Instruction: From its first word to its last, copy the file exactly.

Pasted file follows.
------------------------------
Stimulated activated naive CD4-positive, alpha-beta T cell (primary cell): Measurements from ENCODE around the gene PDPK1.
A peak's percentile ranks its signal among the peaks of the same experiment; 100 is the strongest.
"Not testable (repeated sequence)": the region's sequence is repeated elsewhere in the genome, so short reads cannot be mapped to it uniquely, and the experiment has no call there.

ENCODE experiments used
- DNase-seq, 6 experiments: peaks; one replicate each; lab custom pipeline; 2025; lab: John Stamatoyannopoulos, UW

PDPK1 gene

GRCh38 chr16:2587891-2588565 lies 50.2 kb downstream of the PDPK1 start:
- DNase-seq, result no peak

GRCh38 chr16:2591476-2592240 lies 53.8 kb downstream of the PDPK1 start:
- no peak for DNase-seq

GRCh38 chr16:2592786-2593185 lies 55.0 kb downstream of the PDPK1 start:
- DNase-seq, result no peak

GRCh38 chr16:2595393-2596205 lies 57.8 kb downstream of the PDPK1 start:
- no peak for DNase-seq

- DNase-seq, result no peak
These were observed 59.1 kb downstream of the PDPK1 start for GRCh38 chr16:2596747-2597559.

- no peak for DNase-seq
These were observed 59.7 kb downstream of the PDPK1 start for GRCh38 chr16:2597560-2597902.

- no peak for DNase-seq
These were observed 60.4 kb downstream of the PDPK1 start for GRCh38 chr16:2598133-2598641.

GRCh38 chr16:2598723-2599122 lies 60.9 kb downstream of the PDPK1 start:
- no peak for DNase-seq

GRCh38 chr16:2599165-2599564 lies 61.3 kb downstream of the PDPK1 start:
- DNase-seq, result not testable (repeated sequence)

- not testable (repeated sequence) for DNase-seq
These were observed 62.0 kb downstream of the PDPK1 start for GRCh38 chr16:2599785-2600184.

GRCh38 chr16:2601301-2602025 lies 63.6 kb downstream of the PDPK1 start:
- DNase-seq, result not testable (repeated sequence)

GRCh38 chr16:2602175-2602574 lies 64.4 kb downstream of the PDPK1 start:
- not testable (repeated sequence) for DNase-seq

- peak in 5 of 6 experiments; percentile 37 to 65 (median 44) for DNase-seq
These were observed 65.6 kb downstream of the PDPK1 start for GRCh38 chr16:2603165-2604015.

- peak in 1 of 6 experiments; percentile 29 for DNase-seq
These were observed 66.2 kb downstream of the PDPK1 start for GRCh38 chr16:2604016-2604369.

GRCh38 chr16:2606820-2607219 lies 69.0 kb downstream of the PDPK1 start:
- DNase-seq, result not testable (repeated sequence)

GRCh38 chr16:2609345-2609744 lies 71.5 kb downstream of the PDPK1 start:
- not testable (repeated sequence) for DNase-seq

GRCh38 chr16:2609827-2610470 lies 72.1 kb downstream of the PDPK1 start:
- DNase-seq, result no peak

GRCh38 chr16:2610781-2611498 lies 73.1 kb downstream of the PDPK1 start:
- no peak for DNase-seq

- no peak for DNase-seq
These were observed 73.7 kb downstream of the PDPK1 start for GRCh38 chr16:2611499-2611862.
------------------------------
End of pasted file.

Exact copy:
Stimulated activated naive CD4-positive, alpha-beta T cell (primary cell): Measurements from ENCODE around the gene PDPK1.
A peak's percentile ranks its signal among the peaks of the same experiment; 100 is the strongest.
"Not testable (repeated sequence)": the region's sequence is repeated elsewhere in the genome, so short reads cannot be mapped to it uniquely, and the experiment has no call there.

ENCODE experiments used
- DNase-seq, 6 experiments: peaks; one replicate each; lab custom pipeline; 2025; lab: John Stamatoyannopoulos, UW

PDPK1 gene

GRCh38 chr16:2587891-2588565 lies 50.2 kb downstream of the PDPK1 start:
- DNase-seq, result no peak

GRCh38 chr16:2591476-2592240 lies 53.8 kb downstream of the PDPK1 start:
- no peak for DNase-seq

GRCh38 chr16:2592786-2593185 lies 55.0 kb downstream of the PDPK1 start:
- DNase-seq, result no peak

GRCh38 chr16:2595393-2596205 lies 57.8 kb downstream of the PDPK1 start:
- no peak for DNase-seq

- DNase-seq, result no peak
These were observed 59.1 kb downstream of the PDPK1 start for GRCh38 chr16:2596747-2597559.

- no peak for DNase-seq
These were observed 59.7 kb downstream of the PDPK1 start for GRCh38 chr16:2597560-2597902.

- no peak for DNase-seq
These were observed 60.4 kb downstream of the PDPK1 start for GRCh38 chr16:2598133-2598641.

GRCh38 chr16:2598723-2599122 lies 60.9 kb downstream of the PDPK1 start:
- no peak for DNase-seq

GRCh38 chr16:2599165-2599564 lies 61.3 kb downstream of the PDPK1 start:
- DNase-seq, result not testable (repeated sequence)

- not testable (repeated sequence) for DNase-seq
These were observed 62.0 kb downstream of the PDPK1 start for GRCh38 chr16:2599785-2600184.

GRCh38 chr16:2601301-2602025 lies 63.6 kb downstream of the PDPK1 start:
- DNase-seq, result not testable (repeated sequence)

GRCh38 chr16:2602175-2602574 lies 64.4 kb downstream of the PDPK1 start:
- not testable (repeated sequence) for DNase-seq

- peak in 5 of 6 experiments; percentile 37 to 65 (median 44) for DNase-seq
These were observed 65.6 kb downstream of the PDPK1 start for GRCh38 chr16:2603165-2604015.

- peak in 1 of 6 experiments; percentile 29 for DNase-seq
These were observed 66.2 kb downstream of the PDPK1 start for GRCh38 chr16:2604016-2604369.

GRCh38 chr16:2606820-2607219 lies 69.0 kb downstream of the PDPK1 start:
- DNase-seq, result not testable (repeated sequence)

GRCh38 chr16:2609345-2609744 lies 71.5 kb downstream of the PDPK1 start:
- not testable (repeated sequence) for DNase-seq

GRCh38 chr16:2609827-2610470 lies 72.1 kb downstream of the PDPK1 start:
- DNase-seq, result no peak

GRCh38 chr16:2610781-2611498 lies 73.1 kb downstream of the PDPK1 start:
- no peak for DNase-seq

- no peak for DNase-seq
These were observed 73.7 kb downstream of the PDPK1 start for GRCh38 chr16:2611499-2611862.